Sometimes orthodox Holocaust historians are forced to take a loss and admit that well known Holocaust meme is, in fact, a ‘mere rumor’.
When they make these admissions one may think that orthodox Holocaust historians are all about presenting the correct version of history. Don’t be fooled. There are plenty of changes to the Holocaust narrative that go unmentioned. I’ve yet to encounter any sort of apology or humility from the historians when they’ve wrongly slandered the German people. This behavior is indicative of a motivation to demonize rather than to set the record straight.
Anti-German propaganda about turning human fat into soap was not unique to WW2. It seems that the enemies of Germany like to recycle their atrocity propaganda.
Was this story of Jewish soap a ‘mere rumor’? Are rumors admissible in court? Once again we are presented with a case in which the International Military Tribunal in Nuremberg reveals it’s true colors for being a show trial. In his closing address to the Tribunal, chief British prosecutor Sir Hartley Shawcross had this to say:
If you would like to see a more extensive list of the Nuremberg trials and prominent people invoking the Jewish soap ‘rumor’ read this article by Mark Weber. To see an Allied propaganda video making the claim about making human soap click here.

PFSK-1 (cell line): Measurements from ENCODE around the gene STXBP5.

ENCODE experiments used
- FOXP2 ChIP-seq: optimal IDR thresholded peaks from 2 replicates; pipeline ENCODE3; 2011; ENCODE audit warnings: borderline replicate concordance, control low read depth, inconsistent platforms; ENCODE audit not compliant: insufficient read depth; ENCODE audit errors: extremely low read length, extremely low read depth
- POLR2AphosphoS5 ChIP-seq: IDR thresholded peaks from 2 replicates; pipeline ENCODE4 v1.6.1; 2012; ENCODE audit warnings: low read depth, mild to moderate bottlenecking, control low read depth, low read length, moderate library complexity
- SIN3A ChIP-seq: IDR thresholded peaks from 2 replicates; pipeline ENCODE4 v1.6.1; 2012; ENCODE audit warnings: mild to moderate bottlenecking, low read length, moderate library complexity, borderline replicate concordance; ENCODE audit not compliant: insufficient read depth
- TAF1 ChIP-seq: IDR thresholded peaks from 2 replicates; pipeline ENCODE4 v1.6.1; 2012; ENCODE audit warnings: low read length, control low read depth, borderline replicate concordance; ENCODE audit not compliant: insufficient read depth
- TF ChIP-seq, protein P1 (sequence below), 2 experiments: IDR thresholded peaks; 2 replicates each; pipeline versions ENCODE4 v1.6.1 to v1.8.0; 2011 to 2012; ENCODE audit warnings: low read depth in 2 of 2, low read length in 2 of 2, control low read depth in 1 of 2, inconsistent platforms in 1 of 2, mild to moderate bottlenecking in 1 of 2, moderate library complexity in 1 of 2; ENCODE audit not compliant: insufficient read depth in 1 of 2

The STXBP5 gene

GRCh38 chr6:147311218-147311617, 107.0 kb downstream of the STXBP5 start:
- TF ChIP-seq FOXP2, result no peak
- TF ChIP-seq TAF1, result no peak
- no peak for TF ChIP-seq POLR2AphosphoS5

Adversaries against the open discussion of the Holocaust claim that revisionists believe that they need to prove one thing wrong to disprove the entire Holocaust narrative. It’s not just one thing that has been proven wrong though. And referring back to Shawcross’ closing statement, why should we take his word of that mass murder happened when the his statement contains proven falsehoods? Of course major narrative changes give revisionists a reason to cast doubt on the Holocaust. Why shouldn’t it? No historical event is above investigation, especially an event that is so impactful and has so many problems with it’s core narrative.